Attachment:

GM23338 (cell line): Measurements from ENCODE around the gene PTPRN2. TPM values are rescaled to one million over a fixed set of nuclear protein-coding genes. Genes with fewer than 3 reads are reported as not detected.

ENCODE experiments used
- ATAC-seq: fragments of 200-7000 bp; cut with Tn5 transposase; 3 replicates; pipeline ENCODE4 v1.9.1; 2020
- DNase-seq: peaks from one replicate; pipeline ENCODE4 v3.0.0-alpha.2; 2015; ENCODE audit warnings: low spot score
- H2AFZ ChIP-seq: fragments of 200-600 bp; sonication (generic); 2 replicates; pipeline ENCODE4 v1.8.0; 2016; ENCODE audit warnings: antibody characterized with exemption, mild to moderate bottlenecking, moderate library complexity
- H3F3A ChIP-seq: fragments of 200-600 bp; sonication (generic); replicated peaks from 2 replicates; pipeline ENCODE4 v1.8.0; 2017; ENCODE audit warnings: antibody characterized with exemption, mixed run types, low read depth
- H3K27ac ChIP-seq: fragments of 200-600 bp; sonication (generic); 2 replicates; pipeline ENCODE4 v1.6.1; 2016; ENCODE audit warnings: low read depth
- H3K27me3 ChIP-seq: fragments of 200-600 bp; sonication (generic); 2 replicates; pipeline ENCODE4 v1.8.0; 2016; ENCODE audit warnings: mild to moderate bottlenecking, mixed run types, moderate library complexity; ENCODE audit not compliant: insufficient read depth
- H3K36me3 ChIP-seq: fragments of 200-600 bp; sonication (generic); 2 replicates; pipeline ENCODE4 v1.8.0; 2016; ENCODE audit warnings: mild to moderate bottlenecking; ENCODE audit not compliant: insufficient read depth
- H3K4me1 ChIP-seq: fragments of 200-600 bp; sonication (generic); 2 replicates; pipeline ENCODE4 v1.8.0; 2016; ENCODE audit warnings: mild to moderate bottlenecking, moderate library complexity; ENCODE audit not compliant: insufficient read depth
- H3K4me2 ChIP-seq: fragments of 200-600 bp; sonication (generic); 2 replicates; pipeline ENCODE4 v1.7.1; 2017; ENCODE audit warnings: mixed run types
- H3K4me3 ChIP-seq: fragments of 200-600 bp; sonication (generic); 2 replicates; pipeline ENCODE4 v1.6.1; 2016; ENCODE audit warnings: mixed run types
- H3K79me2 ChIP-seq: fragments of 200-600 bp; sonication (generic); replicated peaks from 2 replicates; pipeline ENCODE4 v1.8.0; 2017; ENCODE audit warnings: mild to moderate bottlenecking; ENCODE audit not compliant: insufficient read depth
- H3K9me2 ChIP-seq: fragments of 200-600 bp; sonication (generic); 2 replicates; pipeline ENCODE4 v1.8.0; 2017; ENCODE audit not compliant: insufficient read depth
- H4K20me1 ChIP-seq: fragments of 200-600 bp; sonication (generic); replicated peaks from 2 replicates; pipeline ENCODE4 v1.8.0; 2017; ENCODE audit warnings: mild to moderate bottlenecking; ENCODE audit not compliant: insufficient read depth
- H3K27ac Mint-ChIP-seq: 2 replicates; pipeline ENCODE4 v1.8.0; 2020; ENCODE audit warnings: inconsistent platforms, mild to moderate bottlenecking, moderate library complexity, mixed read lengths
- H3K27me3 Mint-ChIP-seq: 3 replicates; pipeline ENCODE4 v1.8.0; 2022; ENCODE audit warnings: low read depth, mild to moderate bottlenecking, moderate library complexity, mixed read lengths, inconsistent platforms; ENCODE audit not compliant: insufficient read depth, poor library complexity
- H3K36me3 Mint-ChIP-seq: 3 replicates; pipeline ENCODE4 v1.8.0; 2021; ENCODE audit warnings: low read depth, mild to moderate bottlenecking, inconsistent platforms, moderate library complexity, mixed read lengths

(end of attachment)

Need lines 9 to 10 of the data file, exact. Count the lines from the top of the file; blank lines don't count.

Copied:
- H3K36me3 ChIP-seq: fragments of 200-600 bp; sonication (generic); 2 replicates; pipeline ENCODE4 v1.8.0; 2016; ENCODE audit warnings: mild to moderate bottlenecking; ENCODE audit not compliant: insufficient read depth
- H3K4me1 ChIP-seq: fragments of 200-600 bp; sonication (generic); 2 replicates; pipeline ENCODE4 v1.8.0; 2016; ENCODE audit warnings: mild to moderate bottlenecking, moderate library complexity; ENCODE audit not compliant: insufficient read depth